“We’re coming in through the back door. We’re using different language, but our bill is far more comprehensive,” Roberts said.

“I know that there are those in the House who firmly believe why can’t we just take the House SNAP proposal … and pass the bill. Well, it’s not that simple. It just isn’t,” he said.

Roberts’ fellow Kansas Republican, Rep. Roger Marshall, who sits on the House Agriculture Committee, is an outspoken supporter of requiring SNAP beneficiaries to work.

He noted that that Kansas already has enacted similar requirements and contended people in other states, such as California, have been freeloading off the program.

“I need the freeloader states to quit freeloading and close those loopholes,” Marshall told McClatchy in September. “If the Senate can prove to me a way that we’re moving in that direction of welfare to work, I’m willing to listen to it… Is there a compromise place in there? Yeah, I think there’s a compromise, but it has to go in that right direction.”

If Roberts’ doesn’t run for another term, Kansas Republican leaders say Marshall, who represents Roberts’ old U.S. House seat, is the most likely candidate for his Senate seat.

“If the (Senate) seat was open, historically the 1st district congressman has been a de facto frontrunner. It’s the machine that produces senators,” said Kelly Arnold, the state GOP chair.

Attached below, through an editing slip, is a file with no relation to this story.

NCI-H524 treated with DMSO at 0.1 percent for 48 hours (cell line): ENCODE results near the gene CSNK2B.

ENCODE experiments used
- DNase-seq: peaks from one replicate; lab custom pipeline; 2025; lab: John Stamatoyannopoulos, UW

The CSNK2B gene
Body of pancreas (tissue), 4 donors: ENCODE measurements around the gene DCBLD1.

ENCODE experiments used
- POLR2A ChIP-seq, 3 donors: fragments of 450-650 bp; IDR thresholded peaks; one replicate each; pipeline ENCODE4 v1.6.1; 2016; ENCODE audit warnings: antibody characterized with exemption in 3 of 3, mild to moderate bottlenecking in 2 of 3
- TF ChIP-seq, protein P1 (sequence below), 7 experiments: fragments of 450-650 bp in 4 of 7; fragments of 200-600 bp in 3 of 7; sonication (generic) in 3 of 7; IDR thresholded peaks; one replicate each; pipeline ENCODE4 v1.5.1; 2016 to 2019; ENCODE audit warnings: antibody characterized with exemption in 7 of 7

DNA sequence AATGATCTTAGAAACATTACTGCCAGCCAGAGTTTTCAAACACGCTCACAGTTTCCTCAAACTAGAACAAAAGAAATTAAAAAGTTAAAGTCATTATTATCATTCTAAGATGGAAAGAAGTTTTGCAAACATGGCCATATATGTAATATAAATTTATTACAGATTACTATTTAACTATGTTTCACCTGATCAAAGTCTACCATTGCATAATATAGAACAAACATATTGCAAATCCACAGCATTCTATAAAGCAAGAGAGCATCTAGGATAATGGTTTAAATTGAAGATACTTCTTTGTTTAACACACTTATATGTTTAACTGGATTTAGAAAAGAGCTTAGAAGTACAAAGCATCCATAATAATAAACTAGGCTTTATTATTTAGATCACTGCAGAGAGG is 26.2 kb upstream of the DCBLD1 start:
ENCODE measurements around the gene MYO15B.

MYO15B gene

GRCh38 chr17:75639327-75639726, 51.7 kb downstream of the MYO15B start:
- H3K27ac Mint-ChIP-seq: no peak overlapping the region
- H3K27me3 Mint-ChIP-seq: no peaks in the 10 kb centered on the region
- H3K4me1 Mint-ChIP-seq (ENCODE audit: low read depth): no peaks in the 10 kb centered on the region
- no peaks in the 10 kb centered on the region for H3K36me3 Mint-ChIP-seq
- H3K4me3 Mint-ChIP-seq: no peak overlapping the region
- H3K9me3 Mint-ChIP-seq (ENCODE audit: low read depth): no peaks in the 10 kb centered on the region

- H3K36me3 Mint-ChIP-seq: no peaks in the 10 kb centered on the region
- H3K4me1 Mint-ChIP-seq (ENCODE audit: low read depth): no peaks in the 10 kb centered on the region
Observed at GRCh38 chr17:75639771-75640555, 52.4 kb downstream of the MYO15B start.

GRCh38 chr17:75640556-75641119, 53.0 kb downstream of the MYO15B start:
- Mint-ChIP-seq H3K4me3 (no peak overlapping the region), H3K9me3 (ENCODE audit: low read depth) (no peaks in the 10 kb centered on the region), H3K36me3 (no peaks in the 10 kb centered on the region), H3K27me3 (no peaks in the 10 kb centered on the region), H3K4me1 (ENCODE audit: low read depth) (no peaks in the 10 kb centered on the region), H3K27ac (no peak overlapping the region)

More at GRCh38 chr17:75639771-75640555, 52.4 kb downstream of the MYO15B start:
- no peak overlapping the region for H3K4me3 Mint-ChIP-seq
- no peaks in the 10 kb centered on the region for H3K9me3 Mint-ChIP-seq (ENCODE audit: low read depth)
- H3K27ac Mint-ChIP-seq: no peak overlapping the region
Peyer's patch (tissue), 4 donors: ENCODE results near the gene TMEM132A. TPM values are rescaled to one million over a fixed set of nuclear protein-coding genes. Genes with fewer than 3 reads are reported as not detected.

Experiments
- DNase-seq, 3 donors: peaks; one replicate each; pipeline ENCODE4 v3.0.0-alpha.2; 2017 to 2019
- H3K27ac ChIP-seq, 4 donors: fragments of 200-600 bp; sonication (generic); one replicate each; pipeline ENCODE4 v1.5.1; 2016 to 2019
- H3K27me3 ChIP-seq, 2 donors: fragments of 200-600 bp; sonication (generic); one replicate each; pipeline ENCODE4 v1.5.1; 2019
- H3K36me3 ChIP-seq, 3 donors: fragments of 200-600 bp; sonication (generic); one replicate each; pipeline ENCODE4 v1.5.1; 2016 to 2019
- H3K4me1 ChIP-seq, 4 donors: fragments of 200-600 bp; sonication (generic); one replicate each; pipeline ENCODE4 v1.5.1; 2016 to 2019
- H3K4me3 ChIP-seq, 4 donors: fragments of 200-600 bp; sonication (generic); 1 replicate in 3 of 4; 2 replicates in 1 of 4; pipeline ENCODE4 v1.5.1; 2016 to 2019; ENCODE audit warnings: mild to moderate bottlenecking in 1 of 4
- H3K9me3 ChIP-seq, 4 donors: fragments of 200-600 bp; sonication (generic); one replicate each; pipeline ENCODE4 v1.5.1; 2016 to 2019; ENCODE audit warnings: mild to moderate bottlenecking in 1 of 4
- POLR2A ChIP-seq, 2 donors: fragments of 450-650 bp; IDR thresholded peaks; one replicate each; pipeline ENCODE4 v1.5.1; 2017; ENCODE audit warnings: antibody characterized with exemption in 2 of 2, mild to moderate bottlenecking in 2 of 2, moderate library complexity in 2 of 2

In addition to Roberts, both former Senate Majority Leader Bob Dole and Sen. Jerry Moran, R-Kansas, spent time representing the “Big First,” a deep red Republican district which makes up more than half the state geographically.

Marshall called Roberts a friend and a mentor in a statement when asked if he would consider the seat if the senator retired.

During his 2014 campaign, Roberts was repeatedly attacked over his residency. The senator had rented out his Dodge City house and was registered to vote at a friend’s property. Roberts’ joke about having access to a recliner in Dodge City fueled Tea Party challenger Milton Wolf’s campaign.

Roberts’ spokeswoman Sarah Little confirmed that the senator purchased a new house in Topeka in 2016 — a sign that he may be looking to inoculate himself against the residency issue.

Marshall, a freshman congressman, is set to be the senior member of Kansas’ House delegation in January after Rep. Kevin Yoder’s defeat Tuesday and Rep. Lynn Jenkins’ imminent retirement. People close to Jenkins do not think she’s interested in a Senate run.

Despite Yoder’s loss to Democrat Sharice Davids, a source close to the Overland Park Republican said that donors, party operatives and voters have approached Yoder about a possible Senate run.

Yoder believes it is too early to consider anything yet and is focused on his own must-pass legislation, the Homeland Security budget bill, the source said.

But another Kansas Republican who came up short this election cycle also might have eyes on job: Outgoing Gov. Jeff Colyer, who lost the Republican primary by 343 votes.

Colyer’s team has indicated he is open to running for elected office again and hasn’t ruled out the 2020 Senate race. It could depend on what Roberts decides to do in the coming months.

“Gov. Colyer has not ruled out the possibility,” Colyer’s spokeswoman Kara Zeyer said. “He’s open to any opportunity that will allow him to continue to serve the people of Kansas in the future in the best way that he can.”

The Kansas City Star’s Hunter Woodall contributed to this report.